16. This was on December 26, 1953. It appears that the Custodian-General also made a suggestion to the Custodian, Madras, that he might examine the propriety of the order passed by the Assistant Custodian, Madras. Accordingly, the Custodian, Madras, examined the records and issued notice to interested parties including Fazal Bhai Dhala to show cause why the Assistant Custodian's order should not be set aside in revision. Cause was shown by Fazal Bhai Dhala and thereafter after hearing arguments on his behalf by his Advocate, Mr. T. S. Raghavachari, the Custodian held that 'the transactions covered by the sale deed dated August 10, 1949 and the deed of dissolution dated the 12th August, 1949 were not bona fide'. Accordingly, he set aside the order of the Assistant Custodian which confirmed the transfer of properties covered by these two deeds. He directed the Assistant Custodian, Madras, to take steps under the Evacuee Property Act in respect of these evacuee properties consequent on the cancellation of the confirmation of transfer. Fazal Bhai's application to the Custodian-General of Evacuee Property, India, for revision of the Custodian's order was heard by the Deputy Custodian-General of Evacuee Property, India, and was rejected.
17. The only additional ground urged by Mr. Achhru Ram in support of this appeal is that the notice issued on Fazal Bhai to show cause why the Assistant Custodian's order should not be revised did not say anything as regards the Assistant Custodian's order in respect of the business and so the Custodian had no jurisdiction to interfere with Assistant Custodian's order in so far as that order was in respect of the business.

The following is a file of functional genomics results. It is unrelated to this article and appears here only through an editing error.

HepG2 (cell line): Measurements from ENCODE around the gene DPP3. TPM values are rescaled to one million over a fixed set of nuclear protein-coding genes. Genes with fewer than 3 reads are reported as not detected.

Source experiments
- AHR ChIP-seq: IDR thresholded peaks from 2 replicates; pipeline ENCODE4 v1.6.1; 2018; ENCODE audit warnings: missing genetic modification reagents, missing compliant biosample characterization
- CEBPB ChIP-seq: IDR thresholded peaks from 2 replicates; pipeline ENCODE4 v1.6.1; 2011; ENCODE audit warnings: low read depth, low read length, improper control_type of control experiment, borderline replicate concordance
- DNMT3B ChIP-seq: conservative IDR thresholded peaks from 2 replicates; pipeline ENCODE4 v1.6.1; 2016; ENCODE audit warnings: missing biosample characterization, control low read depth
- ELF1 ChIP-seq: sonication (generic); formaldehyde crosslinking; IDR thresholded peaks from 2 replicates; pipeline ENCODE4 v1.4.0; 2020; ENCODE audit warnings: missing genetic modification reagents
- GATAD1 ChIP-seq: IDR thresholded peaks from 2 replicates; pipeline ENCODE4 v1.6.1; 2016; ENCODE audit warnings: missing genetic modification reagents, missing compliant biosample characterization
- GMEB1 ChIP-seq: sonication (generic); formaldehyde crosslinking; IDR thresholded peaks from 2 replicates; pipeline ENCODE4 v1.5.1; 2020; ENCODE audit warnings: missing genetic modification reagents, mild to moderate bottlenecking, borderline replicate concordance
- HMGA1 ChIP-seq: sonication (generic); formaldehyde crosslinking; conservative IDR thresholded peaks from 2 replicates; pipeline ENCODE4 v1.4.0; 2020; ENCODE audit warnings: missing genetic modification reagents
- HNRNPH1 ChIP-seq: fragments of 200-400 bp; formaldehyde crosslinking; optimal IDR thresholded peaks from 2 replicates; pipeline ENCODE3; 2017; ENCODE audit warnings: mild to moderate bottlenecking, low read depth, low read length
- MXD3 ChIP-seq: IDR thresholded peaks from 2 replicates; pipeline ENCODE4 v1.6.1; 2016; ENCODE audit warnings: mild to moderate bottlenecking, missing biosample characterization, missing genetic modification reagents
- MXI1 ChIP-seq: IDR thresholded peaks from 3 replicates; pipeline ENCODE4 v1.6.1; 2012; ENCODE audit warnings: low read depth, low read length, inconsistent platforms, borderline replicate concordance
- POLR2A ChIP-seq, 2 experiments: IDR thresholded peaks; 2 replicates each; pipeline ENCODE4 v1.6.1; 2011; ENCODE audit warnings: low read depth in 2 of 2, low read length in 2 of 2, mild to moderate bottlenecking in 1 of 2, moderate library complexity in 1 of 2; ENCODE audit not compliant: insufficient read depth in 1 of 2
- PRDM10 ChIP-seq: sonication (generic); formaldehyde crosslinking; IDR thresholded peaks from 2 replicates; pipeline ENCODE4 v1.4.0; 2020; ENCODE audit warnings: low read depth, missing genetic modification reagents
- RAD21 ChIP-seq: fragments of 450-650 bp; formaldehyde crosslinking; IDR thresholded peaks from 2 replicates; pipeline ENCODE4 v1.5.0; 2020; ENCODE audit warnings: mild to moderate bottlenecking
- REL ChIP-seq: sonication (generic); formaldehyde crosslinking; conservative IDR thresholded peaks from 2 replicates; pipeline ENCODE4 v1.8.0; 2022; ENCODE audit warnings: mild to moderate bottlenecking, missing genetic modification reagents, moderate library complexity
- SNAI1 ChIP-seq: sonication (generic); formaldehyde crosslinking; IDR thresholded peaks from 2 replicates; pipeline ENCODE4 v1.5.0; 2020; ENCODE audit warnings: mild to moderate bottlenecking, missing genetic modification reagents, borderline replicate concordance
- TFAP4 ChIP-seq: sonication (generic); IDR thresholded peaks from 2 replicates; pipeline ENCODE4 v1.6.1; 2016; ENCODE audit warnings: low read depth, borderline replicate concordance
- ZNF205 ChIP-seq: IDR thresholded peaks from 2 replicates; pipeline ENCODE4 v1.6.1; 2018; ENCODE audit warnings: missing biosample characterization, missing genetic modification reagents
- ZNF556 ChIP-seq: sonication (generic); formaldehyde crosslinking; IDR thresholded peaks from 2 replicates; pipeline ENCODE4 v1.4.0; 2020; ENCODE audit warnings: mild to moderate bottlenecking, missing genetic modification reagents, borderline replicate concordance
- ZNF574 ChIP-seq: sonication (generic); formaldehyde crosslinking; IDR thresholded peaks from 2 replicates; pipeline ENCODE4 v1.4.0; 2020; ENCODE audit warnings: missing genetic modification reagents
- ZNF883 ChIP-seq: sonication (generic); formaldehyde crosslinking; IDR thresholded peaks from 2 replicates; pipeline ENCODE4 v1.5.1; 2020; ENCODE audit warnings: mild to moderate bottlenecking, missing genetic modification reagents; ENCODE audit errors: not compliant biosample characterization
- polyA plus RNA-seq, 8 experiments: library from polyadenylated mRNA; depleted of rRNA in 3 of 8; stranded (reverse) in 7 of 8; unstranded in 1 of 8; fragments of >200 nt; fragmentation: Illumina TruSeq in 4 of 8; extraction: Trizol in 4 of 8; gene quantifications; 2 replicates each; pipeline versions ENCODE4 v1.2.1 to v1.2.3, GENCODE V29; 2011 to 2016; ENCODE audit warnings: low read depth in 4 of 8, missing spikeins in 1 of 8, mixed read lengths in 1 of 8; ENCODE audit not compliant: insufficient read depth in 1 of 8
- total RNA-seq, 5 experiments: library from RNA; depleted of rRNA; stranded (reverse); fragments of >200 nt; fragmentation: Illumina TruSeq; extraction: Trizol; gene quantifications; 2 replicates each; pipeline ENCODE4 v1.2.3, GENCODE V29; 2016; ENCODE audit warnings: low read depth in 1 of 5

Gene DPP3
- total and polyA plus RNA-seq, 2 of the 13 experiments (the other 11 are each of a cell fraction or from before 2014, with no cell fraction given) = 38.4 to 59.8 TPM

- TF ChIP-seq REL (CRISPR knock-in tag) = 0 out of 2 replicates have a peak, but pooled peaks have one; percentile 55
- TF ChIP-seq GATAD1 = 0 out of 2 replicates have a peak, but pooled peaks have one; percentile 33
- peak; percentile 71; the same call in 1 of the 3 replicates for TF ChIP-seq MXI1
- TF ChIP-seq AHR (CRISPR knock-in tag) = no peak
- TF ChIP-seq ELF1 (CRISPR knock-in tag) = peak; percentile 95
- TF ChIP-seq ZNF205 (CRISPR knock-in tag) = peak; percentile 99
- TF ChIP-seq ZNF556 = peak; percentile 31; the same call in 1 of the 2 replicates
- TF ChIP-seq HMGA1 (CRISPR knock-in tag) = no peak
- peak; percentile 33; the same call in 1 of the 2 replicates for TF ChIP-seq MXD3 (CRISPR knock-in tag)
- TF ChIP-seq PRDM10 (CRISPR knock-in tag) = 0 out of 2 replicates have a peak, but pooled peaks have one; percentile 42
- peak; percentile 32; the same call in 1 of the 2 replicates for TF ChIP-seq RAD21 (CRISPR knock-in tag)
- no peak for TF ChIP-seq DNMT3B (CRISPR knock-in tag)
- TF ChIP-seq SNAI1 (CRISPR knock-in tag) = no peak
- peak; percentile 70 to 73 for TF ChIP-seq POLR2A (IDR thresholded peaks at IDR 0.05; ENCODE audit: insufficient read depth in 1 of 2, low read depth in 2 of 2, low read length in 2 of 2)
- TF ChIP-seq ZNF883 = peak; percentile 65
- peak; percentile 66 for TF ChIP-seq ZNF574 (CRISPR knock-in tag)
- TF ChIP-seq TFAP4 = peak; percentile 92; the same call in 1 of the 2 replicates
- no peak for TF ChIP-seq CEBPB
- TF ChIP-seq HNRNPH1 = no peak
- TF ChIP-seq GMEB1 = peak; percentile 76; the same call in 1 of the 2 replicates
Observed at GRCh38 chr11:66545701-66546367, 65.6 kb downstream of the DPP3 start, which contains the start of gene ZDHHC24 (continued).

18. Turning now to the Assistant Custodian's order we find that in addition to confirming the transfer of immovable properties covered by the deed of August 10, 1949 he also said :- 'I, therefore, accept the dissolution of the firm of Fazal Bhai Dhala & Company, covered by the dissolution deed dated August 12, 1949'. The Custodian in his order dated July 5, 1954 has held that the transaction covered by the deed of dissolution also was not bona fide. It has to be borne in mind that the purported dissolution of the firm in November, 1948, the settlement of accounts recorded in the deed of August, 1949 and the transfer of properties effected were all integral and indivisible parts of the same transaction. While it is true that the notice issued to Fazal Bhai made no reference to the deed of dissolution, it is clear from Fazal Bhai's own statement filed in response to this notice that he clearly understood that the revising authority would be considering the question of bona fides in respect of the numerous statements about the settlement of accounts in connection with the dissolution of business made in the deed of dissolution.
19. We are satisfied, therefore, that the appellant Fazal Bhai had reasonable opportunity of being heard as regards the bona fides of the transactions mentioned in the deed of dissolution. As we have already mentioned in connection with the other appeal, the fact that the firm stood dissolved with effect from the date on which the deed of dissolution was executed can no longer be disputed. The effect of the Custodian's order in regard to the deed of dissolution merely is that the transactions mentioned in that deed on the purported basis of an earlier dissolution has been declared be not bona fide and confirmation was refused of whatever transfers of properties were purported to have been effected by that deed.
20. This appeal, is, therefore, dismissed with costs.
21. Appeals dismissed.